The Helping Profession? Don’t Make Me Laugh

I have a doctor’s appointment today with my primary caregiver whom I have only seen once in the past six months. It was not my choice to not see him, the clinic where he works keeps losing professionals, so I have been bounced about like a freaking basketball from nurse practitioner to another. I’ve been in the ER twice, outpatient convenient care four times, and in the office only not to see my doctor at least six times in the last six months.

Six months ago, shortly after Christmas, a nagging little cough I had been experiencing for over a year suddenly flared into bronchitis. I went to the doctor, saw a nurse practitioner, given antibiotics, and feeling reassured went home to heal.

Only, I didn’t heal.

After the antibiotics ran out, I was assailed again with bronchitis symptoms. This time the symptoms were so bad that I went to the emergency room. I have already written about what happened there, they ran a few tests, and then after hours of belittling and embarrassing treatment by the staff, I went home without any antibiotics or inhalers still unable to breathe.

The next day I went to convenient care at the clinic where my doctor works. I saw a male nurse practitioner who gave me antibiotics, a bronchial inhaler and sent me home to heal.

At this point, I still believed the medical community knew what they were doing and just rolled over and tried to forget about the emergency room experience.

Two weeks later found me coughing so hard that I lost my voice and I was coughing up of blood and lots of phlegm. I knew I was in trouble and by this time I had suffered from bronchitis four times in six months.

I was frightened, but I felt little hope that I was going to get any help, and I was correct.

I went back to the clinic and saw yet another nurse practitioner who looked at the number of times I had been in the clinic for the same ailment and pretended to care. I say pretend because I read her aftercare summary, and she stated that I looked healthy and well-nourished. She also said two blatant lies in her notes about me, still, I was willing to move on and forgive if I felt better.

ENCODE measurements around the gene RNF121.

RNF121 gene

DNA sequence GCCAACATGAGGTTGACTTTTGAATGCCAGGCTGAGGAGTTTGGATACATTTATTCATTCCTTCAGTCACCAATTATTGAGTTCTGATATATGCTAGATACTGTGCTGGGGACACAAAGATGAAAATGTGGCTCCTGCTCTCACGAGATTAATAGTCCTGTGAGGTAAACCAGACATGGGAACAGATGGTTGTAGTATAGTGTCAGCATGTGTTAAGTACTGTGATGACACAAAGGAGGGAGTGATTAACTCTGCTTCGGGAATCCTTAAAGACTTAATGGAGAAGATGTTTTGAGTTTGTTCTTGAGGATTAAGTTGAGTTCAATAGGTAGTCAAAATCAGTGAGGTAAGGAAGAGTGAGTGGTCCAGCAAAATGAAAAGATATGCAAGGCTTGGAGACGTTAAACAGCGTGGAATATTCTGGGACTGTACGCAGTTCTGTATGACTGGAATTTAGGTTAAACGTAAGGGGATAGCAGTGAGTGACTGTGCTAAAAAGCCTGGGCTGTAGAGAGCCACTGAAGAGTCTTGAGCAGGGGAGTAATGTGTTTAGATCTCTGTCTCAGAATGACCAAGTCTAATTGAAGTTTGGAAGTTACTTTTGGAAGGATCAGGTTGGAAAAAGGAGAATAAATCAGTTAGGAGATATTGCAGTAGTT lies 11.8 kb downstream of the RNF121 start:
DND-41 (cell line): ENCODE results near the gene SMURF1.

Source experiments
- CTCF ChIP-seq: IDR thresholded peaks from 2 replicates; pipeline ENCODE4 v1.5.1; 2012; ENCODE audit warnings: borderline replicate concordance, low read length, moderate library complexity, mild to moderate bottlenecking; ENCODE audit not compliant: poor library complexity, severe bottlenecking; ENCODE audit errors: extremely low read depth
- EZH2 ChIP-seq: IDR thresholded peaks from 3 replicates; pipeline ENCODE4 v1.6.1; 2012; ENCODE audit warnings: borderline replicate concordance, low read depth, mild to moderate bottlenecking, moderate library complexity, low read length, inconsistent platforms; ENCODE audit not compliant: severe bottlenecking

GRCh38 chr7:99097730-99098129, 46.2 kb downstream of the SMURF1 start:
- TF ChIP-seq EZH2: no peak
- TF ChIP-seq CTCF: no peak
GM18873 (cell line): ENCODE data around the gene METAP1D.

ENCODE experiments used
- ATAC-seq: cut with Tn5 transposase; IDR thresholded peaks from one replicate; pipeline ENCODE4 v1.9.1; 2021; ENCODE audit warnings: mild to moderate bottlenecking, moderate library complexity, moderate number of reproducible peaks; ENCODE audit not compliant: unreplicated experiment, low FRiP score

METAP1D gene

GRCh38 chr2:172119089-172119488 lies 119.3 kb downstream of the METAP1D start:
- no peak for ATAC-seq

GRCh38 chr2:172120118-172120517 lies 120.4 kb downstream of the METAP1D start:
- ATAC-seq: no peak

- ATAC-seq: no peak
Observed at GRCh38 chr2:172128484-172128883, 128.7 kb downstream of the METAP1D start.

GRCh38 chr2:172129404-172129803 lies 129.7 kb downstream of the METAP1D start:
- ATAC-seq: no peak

To be honest, I don’t know if the lies were intentional. It could be that she didn’t do her notes right away because she was overwhelmed by the number of patients, she was seeing due to the doctor shortage in the rural area where I live.

That’s for another piece.

In early July, they made the mistake of assigning me to a real doctor who was alarmed, or so I thought, at what he saw in my chart on the computer screen and what I was telling him about being so sick. He ordered tests and I felt reassured that finally, finally, I was going to get some answers and feel myself again.

While I was in his office, I told him that my blood sugars were spiking into the 300s (extremely high) and remaining in the mid-200s all while fasting. He ordered an A1C (a test to see how your blood sugar has run in the past 6 months) because he didn’t believe me.

I was sitting there telling him my blood sugar ran into the mid-300s fasting, and he ran an A1C because he wanted to be sure that I was lying. Not that I was not lying, but that I was.

My A1C came back higher (of course) than it had ever been but within normal range. It did not show the past month I had been experiencing much higher than my normal blood sugar, it showed the past SIX months when I had been well and not struggling to breathe.

I had a pulmonary test two weeks ago via the doctor I saw who appeared to be alarmed by my symptoms but who was not. I have no hope that I will be treated with respect and dignity today. Oh, to my face the doctor will seem concerned and empathetic, but I know for certain that he’ll try to reassure me that all is well while in his mind stating what he really thinks.

“Here before me sits a middle-aged woman, in a wheelchair, who is obese and has a supposed mental illness. Sheesh, why is she wasting my time.”

In the above quote, (not really a quote you know, just my idea of what is rattling around in a supposed professional’s mind), I have committed four sins.

First, I’m a woman. Why all women are hysterics, did you know that? That’s why when a woman tells her doctor she is experiencing some strange symptoms she is ignored and a few days to two weeks later she dies suddenly of a heart attack.